The Salon Owners Podcast: Phorest FM Episode 72 (w/ David Barnett)

phorest fm episode 72

Welcome to the Salon Owner’s Podcast, Phorest FM Episode 72. Co-hosted by Killian Vigna and Zoé Bélisle-Springer, Phorest FM is a weekly show that puts forth a mix of interviews with industry thought-leaders, salon/spa marketing tips, company insights and information on attending Phorest Academy webinars. Phorest FM is produced every Monday morning for your enjoyment with a cup of coffee on your day off.

Phorest FM Episode 72

You have the technical skills, but you are still frustrated with a mediocre paycheck? You seem pretty busy but your income is nowhere near what you need it to be? For the fourth and final interview of this year’s special #30Days2Grow series, Killian and Zoe welcome back salon coach and industry expert David Barnett (High Performance Stylist) to the show. Known for taking salons and stylists to 7 figures, he’ll discuss his tried-and-tested formula & techniques for increasing prices and charging what you’re truly worth.

Related:

David Barnett is offering free 30-minute consultations for anyone looking for some advice or help with an aspect of their business. Pick a date and time that works for you – it’s fast and easy: https://meetme.so/DavidBarnett


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Transcript

Killian Vigna: Welcome to the Phorest FM Podcast, Episode 72. I’m Killian Vigna.

Zoe Belisle-Springer: And I’m Zoe Belisle-Springer.

Killian Vigna: This week’s episode concludes our series of #30Days2Grow interviews.

Zoe Belisle-Springer: Joining us on the show to discuss what your prices really say about your salon and how to know when it’s time to raise them is regular Phorest FM guest and salon coach David Barnett from The High Performance Stylist.

Killian Vigna: So grab yourself a cup of coffee, sit back, relax, and join us weekly for all your salon’s business and marketing needs. Good morning, guys. David, welcome back!

David Barnett: Good morning.

Killian Vigna: It’s going to be just a couple of weeks ago that we had you again?

David Barnett: Yeah. No, you know what? It’s great to be back again. Feels like I was here yesterday and it was fantastic. I love being on here and I love meeting with you guys. And I always get great feedback, which is always fantastic, you know. So, yeah, a pleasure to be here again.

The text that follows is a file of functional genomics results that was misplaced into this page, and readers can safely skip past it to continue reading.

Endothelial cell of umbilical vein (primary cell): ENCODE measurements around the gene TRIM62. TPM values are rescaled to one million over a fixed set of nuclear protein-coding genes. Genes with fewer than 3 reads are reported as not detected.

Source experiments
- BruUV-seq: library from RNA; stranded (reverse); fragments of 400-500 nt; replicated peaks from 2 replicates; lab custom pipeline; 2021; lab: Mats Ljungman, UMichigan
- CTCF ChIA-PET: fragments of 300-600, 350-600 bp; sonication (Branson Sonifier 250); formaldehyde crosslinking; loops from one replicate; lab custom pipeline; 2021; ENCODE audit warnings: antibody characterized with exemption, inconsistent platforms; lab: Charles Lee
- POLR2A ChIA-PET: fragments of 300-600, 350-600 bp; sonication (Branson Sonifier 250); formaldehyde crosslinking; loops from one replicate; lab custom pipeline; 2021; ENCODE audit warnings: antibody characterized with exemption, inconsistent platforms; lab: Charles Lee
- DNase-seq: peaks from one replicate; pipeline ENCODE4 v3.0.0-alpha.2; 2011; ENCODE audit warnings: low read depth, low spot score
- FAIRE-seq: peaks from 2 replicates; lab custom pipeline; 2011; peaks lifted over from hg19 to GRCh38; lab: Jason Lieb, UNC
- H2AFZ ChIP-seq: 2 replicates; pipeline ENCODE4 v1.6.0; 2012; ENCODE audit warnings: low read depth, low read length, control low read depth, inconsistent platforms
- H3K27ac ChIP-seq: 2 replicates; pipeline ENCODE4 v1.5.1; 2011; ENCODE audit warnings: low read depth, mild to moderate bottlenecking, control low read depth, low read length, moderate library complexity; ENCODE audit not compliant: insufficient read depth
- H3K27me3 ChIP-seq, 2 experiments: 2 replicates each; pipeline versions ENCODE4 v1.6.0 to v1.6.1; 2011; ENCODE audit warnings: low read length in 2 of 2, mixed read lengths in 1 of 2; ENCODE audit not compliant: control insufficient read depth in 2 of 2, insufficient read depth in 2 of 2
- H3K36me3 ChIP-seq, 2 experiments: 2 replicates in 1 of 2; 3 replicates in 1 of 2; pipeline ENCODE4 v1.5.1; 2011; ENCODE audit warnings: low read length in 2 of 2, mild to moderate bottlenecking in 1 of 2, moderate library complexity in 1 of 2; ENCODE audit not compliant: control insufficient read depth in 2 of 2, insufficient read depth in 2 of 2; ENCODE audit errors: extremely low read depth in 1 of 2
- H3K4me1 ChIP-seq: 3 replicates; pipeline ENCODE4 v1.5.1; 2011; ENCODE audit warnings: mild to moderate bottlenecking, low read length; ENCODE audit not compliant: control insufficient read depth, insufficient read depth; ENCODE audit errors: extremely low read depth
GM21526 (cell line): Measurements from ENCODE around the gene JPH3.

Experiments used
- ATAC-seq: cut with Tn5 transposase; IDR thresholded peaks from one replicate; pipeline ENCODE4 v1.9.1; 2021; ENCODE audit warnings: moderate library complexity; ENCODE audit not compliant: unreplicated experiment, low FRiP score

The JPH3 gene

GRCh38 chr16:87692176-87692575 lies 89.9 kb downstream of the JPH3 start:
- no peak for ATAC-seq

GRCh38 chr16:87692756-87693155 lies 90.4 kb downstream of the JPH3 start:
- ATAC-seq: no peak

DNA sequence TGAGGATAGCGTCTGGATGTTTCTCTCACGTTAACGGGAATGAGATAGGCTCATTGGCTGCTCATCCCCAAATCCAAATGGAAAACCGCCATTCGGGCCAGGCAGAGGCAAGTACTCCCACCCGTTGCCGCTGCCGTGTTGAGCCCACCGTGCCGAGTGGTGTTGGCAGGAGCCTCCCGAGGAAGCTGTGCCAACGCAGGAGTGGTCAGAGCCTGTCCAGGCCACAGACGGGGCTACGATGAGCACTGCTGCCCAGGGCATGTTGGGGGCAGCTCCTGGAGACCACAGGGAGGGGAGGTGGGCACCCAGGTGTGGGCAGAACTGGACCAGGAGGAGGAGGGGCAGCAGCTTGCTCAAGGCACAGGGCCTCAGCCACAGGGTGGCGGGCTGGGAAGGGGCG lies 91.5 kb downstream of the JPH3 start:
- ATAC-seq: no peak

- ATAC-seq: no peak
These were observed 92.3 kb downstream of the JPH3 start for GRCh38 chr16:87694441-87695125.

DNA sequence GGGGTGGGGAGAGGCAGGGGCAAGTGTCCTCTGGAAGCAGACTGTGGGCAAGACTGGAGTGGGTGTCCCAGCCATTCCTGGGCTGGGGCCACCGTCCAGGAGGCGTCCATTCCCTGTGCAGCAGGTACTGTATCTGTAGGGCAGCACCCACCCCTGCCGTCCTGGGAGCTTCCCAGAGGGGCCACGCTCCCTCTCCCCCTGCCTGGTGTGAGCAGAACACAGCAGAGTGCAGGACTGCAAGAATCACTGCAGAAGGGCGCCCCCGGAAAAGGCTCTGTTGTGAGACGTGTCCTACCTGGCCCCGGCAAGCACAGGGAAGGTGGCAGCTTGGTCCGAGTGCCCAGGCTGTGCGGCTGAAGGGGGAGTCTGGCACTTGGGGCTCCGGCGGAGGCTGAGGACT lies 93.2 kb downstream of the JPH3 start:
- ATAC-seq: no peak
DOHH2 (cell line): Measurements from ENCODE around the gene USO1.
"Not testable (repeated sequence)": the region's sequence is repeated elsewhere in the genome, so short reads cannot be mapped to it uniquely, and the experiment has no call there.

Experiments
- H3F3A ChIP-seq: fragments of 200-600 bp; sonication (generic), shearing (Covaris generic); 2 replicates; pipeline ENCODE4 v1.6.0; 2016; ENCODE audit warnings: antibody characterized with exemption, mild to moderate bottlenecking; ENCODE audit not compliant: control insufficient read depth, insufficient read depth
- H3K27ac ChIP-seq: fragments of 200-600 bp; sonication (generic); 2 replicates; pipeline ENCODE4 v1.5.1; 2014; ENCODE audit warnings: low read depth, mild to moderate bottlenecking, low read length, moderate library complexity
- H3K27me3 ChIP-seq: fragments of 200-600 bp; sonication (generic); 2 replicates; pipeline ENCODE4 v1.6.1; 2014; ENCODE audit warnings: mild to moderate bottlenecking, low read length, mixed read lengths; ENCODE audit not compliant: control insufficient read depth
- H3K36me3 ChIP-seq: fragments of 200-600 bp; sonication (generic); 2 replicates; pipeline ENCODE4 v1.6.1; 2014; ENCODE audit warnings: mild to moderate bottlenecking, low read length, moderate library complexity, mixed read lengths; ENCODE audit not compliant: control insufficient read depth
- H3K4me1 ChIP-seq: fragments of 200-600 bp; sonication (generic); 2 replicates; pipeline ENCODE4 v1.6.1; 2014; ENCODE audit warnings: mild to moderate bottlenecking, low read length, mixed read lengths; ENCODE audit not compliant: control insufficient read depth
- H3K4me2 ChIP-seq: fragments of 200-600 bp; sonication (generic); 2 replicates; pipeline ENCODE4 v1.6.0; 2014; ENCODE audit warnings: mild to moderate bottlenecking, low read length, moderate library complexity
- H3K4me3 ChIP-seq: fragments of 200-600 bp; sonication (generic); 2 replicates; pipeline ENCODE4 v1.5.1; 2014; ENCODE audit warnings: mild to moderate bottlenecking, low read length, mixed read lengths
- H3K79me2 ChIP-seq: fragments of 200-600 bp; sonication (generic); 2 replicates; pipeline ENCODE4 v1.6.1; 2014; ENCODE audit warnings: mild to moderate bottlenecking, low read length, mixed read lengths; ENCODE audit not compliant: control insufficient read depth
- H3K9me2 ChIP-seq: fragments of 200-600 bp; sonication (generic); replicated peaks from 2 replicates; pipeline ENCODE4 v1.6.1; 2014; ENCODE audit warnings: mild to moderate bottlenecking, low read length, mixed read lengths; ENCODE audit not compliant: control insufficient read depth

Killian Vigna: No, worries!

Zoe Belisle-Springer: So we’re on the very last week of the #30Days2Grow Challenge. And the whole idea behind this 30-day challenge is that we live in, you know, in a deep discounting culture. And we were talking about this loads last year. Salon prices have, like, largely remained the same over the course of the last decade, I’d say, even.

David Barnett: Uh-huh (affirmative).

Zoe Belisle-Springer: So you know, when you came up with this whole idea of charging what you’re worth for the episode, and I’m just really curious to see how exactly you get into… like, how do I know what I’m worth?

David Barnett: Right. And that is… that is, of course, the big question, right? You know, and first of all, I mean, at first, the thing is first and foremost, is that of salon owners and stylists are fearful of raising their prices, right? They are actually more fearful than the guest, you know. I mean, they’ve kind of got this thing in their head that, “If I raise my prices, nobody is gonna come in.” Right? Or, “Everyone is going to be so upset with me. And if I keep them low, I’m gonna be packed.”

And just, that is not the case. It’s not how it works, you know. I mean, I think what made that most evident to me was when I went and worked over in New York City. You know, I was walking… I walked into this salon, and you know, I ended up being a stylist there. But they were charging like astronomical prices, like, you know, I mean, the lowest price haircut was $130. I went in there charging 200. My boss was charging 500.

And the standard of work was just… you know, it wasn’t even… I would say… okay, it was good. I’m gonna say it was good, but it was… it was classic, okay? It was classic. So there wasn’t anything really exciting about it, or innovative, or different about it. And it just made me realize that, you know, the price is based on the service, you know. On the standard of service and the experience that the guest is having, you know.

And that was where they blew it away. You know, the customer service was absolutely amazing. So I think it’s a case of, you know, how good is the experience that you’re giving to the client, you know? That’s where it kind of stems from rather than worrying about the prices. Because once you’re given an amazing experience, then, the price becomes less relevant.

Killian Vigna: It’s got to be somewhere that people want to come back.

David Barnett: Uh-huh (affirmative).

Killian Vigna: And this is where we saw the issue with these marketplaces and stuff, where to get people in your doors, you were giving 50, 60 percent off these vouchers and Groupons and stuff like that. But those guys never come back, because they’re constantly chasing the discount.

David Barnett: Right.

Zoe Belisle-Springer: Yeah, it’s funny. I, like, know you’re a football fan. You’ve been to the Super Bowl. You’ve had the VIP stand. I don’t know if you saw the Super Bowl ad for Groupon this year, but they were saying like, “We encourage local business,” and this and that. And I was like, “Oh, God.”